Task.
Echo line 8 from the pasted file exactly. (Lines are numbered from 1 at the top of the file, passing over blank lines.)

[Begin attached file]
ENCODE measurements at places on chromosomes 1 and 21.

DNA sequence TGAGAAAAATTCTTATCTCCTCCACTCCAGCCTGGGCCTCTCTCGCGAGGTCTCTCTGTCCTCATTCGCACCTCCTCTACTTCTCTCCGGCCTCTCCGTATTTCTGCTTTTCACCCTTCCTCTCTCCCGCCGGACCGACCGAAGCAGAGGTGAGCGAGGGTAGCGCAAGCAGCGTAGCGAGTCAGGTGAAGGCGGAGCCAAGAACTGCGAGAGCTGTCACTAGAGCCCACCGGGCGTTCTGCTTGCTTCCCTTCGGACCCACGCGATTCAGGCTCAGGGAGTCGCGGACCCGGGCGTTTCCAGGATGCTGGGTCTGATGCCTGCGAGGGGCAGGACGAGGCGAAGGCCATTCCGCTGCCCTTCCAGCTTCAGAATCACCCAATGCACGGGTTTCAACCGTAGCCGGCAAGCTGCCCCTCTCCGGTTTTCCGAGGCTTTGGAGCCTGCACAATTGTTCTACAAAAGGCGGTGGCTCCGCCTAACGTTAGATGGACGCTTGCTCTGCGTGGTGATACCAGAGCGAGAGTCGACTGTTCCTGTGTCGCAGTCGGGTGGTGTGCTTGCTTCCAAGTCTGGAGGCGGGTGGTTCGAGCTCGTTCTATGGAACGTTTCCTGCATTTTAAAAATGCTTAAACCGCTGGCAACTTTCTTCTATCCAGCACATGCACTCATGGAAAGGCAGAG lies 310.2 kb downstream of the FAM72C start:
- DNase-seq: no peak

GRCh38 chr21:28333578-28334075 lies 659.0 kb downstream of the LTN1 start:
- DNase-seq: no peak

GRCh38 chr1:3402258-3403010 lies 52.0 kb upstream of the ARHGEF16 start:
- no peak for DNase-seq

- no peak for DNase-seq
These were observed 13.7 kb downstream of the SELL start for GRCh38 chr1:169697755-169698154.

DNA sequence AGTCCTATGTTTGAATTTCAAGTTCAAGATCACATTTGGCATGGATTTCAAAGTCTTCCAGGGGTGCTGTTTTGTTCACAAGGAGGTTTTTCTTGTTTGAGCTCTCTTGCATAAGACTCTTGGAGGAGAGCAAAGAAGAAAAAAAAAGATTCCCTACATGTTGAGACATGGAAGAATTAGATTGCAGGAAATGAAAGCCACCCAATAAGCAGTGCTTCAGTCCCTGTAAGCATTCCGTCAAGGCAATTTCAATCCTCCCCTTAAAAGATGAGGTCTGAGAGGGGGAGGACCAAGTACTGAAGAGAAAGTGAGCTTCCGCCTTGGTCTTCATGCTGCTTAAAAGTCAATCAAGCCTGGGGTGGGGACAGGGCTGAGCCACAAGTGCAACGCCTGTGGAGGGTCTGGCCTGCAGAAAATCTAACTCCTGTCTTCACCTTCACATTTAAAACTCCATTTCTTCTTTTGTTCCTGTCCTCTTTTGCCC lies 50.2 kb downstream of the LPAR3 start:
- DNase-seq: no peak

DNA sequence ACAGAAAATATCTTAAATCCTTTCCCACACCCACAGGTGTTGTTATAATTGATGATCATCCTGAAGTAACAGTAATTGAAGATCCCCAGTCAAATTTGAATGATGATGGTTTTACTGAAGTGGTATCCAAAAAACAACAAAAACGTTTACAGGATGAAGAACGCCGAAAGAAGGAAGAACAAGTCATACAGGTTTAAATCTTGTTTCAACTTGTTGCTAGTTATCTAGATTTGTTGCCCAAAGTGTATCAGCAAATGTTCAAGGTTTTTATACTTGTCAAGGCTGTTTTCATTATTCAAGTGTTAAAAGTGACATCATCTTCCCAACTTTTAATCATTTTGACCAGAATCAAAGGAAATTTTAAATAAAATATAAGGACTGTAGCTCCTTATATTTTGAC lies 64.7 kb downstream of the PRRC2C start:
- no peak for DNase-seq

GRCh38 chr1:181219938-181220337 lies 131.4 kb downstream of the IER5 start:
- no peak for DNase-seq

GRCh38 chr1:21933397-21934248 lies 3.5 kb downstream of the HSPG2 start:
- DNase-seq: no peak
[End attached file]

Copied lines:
- no peak for DNase-seq